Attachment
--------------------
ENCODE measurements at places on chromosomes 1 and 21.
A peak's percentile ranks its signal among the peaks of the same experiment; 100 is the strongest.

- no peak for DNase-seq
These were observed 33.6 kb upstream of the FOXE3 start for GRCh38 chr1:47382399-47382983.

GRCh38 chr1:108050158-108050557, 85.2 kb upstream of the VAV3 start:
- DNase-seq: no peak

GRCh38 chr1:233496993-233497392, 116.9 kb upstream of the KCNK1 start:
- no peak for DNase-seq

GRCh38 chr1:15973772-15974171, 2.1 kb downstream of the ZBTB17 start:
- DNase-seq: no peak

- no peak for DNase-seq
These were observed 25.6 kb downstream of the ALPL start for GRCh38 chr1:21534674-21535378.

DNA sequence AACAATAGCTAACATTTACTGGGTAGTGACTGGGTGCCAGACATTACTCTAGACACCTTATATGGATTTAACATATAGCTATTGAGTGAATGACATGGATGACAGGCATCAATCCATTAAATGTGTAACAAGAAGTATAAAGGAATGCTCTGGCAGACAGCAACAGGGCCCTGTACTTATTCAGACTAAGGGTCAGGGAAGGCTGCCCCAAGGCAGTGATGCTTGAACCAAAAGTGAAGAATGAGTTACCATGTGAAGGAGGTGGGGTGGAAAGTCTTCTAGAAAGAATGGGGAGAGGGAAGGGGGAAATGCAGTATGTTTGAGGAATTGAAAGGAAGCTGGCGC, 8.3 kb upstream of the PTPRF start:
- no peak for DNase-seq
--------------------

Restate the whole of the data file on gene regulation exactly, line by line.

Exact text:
ENCODE measurements at places on chromosomes 1 and 21.
A peak's percentile ranks its signal among the peaks of the same experiment; 100 is the strongest.

- no peak for DNase-seq
These were observed 33.6 kb upstream of the FOXE3 start for GRCh38 chr1:47382399-47382983.

GRCh38 chr1:108050158-108050557, 85.2 kb upstream of the VAV3 start:
- DNase-seq: no peak

GRCh38 chr1:233496993-233497392, 116.9 kb upstream of the KCNK1 start:
- no peak for DNase-seq

GRCh38 chr1:15973772-15974171, 2.1 kb downstream of the ZBTB17 start:
- DNase-seq: no peak

- no peak for DNase-seq
These were observed 25.6 kb downstream of the ALPL start for GRCh38 chr1:21534674-21535378.

DNA sequence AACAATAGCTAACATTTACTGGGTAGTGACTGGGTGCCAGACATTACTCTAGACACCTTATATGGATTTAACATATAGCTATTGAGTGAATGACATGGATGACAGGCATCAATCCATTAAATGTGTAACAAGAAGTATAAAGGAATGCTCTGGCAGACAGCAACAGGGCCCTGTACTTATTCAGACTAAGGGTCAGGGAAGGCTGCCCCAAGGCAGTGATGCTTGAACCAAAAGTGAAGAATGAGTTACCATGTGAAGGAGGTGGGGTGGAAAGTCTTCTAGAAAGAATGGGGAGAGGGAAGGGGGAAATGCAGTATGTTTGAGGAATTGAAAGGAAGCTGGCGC, 8.3 kb upstream of the PTPRF start:
- no peak for DNase-seq